Temple Bar, Volume 114

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George Augustus Sala, Edmund Hodgson Yates
Ward and Lock, 1898 - English periodicals
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Page 521 - HE that loves a rosy Cheek, Or a coral Lip admires ; Or from star-like Eyes doth seek Fuel to maintain his fires : As old Time makes these decay, So his flames must waste away ! But a smooth and steadfast Mind, Gentle Thoughts, and calm Desires, Hearts with equal love combined, Kindle never-dying fires ! Where these are not ; I despise Lovely Cheeks ! or Lips ! or Eyes...
Page 524 - Ask me no more whither doth haste The nightingale when May is past; For in your sweet dividing throat She winters and keeps warm her note. 1 Ask me no more where those stars light That downwards fall in dead of night ; For in your eyes they sit, and there Fixed become as in their sphere. ' Ask me no more if east or west The Phoenix builds her spicy nest ; For unto you at last she flies, And in your fragrant bosom dies.
Page 524 - ASK me no more where Jove bestows, When June is past, the fading rose; For in your beauty's orient deep These flowers, as in their causes, sleep. Ask me no more whither do stray The golden atoms of the day; For in pure love heaven did prepare Those powders to enrich your hair.
Page 521 - Fuel to maintain his fires : As old time makes these decay, So his flames must waste away. But a smooth and steadfast mind, Gentle thoughts and calm desires; Hearts with equal love combined ; Kindle never-dying fires. Where these are not, I despise Lovely cheeks, or lips, or eyes ! No tears, Celia, now shall win My resolved heart to return ; I have searched thy soul within, And find nought but pride and scorn ; I have learned thy arts, and now Can disdain as much as thou.
Page 281 - Europe, and in peaceful possession of all the estates and dominions belonging to it: unless, by divine providence, what is got over the devil's back, is spent under his belly; or the goods which they unjustly get, perish with their prodigal heirs.
Page 327 - A man (a Chinese scholar) some time ago wrote to me saying that in an unknown, untranslated Chinese poem there were two whole lines of mine, almost word for word. Why not ? are not human eyes all over the world looking at the same objects, and must there not consequently be coincidences of thought and impressions and expressions...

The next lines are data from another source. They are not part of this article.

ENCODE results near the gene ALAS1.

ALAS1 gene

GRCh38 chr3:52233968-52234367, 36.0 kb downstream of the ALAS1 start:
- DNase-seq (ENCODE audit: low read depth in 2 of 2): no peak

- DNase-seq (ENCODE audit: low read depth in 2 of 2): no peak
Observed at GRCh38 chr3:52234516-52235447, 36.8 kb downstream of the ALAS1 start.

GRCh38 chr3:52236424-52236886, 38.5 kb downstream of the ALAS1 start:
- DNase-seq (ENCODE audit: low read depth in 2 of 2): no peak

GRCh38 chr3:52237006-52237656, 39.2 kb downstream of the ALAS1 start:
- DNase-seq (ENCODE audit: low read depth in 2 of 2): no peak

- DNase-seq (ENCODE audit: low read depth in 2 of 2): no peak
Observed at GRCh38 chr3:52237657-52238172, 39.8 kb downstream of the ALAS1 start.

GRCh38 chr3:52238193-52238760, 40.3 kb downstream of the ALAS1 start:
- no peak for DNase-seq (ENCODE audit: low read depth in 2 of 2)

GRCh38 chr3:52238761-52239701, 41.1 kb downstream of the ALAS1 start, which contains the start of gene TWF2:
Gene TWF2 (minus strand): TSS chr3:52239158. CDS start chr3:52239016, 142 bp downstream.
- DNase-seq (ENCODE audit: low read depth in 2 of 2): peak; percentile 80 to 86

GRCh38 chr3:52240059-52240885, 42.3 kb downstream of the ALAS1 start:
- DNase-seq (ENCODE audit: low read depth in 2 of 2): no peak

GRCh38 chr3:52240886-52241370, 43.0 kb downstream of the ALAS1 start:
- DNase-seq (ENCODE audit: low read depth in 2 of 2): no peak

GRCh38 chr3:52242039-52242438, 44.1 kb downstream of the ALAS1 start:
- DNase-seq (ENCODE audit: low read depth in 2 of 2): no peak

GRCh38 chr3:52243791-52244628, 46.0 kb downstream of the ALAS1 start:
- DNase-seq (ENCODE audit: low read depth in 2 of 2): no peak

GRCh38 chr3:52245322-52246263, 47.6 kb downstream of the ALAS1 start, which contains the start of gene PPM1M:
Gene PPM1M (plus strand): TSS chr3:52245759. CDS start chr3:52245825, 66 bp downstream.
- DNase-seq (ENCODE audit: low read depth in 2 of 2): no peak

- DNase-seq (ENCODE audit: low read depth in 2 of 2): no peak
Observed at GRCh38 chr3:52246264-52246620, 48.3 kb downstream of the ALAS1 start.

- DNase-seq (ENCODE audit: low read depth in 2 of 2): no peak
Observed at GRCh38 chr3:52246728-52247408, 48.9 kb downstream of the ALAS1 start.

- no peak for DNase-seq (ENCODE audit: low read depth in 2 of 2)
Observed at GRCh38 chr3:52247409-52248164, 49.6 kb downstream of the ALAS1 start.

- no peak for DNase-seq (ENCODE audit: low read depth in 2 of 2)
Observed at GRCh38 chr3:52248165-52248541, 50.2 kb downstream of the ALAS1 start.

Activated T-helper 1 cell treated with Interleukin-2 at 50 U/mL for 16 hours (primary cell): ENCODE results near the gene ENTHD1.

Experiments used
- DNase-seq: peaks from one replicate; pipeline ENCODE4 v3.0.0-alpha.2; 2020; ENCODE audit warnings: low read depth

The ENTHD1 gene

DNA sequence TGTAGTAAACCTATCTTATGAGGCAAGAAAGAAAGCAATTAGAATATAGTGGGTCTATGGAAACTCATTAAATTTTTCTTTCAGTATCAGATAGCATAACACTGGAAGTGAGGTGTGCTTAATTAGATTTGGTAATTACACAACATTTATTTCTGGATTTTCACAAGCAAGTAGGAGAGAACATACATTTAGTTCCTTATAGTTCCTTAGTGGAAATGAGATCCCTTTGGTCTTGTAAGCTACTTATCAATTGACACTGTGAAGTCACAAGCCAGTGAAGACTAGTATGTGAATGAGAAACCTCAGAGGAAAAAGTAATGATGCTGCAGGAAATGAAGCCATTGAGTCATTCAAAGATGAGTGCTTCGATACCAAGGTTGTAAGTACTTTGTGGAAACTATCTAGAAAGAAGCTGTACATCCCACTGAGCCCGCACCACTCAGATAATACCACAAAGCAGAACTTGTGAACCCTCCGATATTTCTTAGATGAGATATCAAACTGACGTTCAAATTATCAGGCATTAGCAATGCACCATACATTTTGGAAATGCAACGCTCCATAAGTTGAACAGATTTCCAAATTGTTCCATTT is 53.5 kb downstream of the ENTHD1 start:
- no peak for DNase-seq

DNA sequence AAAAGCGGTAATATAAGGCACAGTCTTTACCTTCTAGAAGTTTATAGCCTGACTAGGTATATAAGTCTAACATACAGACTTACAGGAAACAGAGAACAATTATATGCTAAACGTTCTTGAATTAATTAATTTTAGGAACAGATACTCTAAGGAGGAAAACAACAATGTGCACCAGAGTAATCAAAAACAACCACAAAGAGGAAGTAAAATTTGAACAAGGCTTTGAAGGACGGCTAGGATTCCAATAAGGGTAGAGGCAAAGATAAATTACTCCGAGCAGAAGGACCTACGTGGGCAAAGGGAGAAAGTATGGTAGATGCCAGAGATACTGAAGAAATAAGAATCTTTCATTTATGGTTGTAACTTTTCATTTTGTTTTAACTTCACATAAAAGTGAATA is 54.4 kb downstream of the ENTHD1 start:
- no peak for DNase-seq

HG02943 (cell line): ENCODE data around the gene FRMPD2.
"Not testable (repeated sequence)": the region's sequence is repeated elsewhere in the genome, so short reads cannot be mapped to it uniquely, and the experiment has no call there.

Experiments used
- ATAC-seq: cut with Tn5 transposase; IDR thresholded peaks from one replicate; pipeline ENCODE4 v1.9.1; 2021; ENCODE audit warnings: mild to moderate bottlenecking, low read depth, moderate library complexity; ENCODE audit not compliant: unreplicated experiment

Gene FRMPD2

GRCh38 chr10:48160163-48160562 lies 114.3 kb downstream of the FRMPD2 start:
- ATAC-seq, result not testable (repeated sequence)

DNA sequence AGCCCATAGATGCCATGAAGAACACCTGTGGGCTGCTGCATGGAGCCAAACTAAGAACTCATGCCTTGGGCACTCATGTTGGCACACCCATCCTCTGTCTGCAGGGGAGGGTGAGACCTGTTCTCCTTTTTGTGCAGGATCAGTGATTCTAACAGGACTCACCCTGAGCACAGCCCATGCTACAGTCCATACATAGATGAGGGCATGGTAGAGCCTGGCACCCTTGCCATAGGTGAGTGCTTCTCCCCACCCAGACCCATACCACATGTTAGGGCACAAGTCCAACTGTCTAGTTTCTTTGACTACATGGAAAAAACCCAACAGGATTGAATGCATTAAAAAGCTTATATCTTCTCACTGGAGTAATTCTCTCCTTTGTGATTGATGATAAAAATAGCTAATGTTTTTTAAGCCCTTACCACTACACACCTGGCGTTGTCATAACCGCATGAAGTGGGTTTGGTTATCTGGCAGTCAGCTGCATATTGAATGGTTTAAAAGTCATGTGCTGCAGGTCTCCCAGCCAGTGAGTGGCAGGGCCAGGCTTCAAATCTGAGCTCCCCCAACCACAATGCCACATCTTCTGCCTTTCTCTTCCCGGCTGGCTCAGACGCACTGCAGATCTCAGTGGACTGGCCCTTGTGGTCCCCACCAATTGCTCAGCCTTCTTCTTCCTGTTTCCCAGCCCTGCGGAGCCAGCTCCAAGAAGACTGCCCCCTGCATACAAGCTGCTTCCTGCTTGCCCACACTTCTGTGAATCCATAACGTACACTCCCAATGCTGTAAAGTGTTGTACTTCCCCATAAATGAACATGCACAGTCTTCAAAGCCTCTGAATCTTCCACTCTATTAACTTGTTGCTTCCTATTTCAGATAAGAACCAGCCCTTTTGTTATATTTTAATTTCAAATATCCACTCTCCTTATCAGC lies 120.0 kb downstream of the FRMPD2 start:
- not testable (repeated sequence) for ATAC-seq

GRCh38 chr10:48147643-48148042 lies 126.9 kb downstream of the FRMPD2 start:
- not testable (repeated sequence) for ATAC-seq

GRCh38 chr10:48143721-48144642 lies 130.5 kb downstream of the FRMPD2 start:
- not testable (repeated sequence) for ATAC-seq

Page 525 - My flesh alone, that hath empaled my mind; Time may wear out these soft weak bands, but those Strong chains of brass, fate shall not discompose. This holy relic may preserve my wrist, But my whole frame doth by that power subsist: 10 To that my prayers and sacrifice, to this I only pay a superstitious kiss; This but the idol, that's the deity; Religion there is due, here ceremony.
Page 325 - He was stopped in the porch by the archbishop ; who, in the tone and language of an ambassador of Heaven, declared to his sovereign, that private contrition was not sufficient to atone for a public fault, or to appease the justice of the offended Deity. Theodosius humbly represented, that if he had contracted the guilt of homicide, David, the man after God's own heart, had been guilty, not only of murder, but of adultery. " You have imitated David in his " crime, imitate then his repentance," was...
Page 527 - A DEPOSITION FROM LOVE. I was foretold your rebel sex Nor love, nor pity knew, And with what scorn you use to vex Poor hearts that humbly sue ; Yet I believed, to crown our pain, Could we the fortress win, The happy lover sure should gain A paradise within. I thought Love's plagues, like dragons, sate, Only to fright us at the gate.
Page 520 - The full reward and glorious fate Which my strong faith shall purchase me, Then curse thine own Inconstancy. A fairer hand than thine shall cure That heart which thy false oaths did wound; And to my soul a soul more pure Than thine shall by Love's hand be bound, And both with equal glory crowned.

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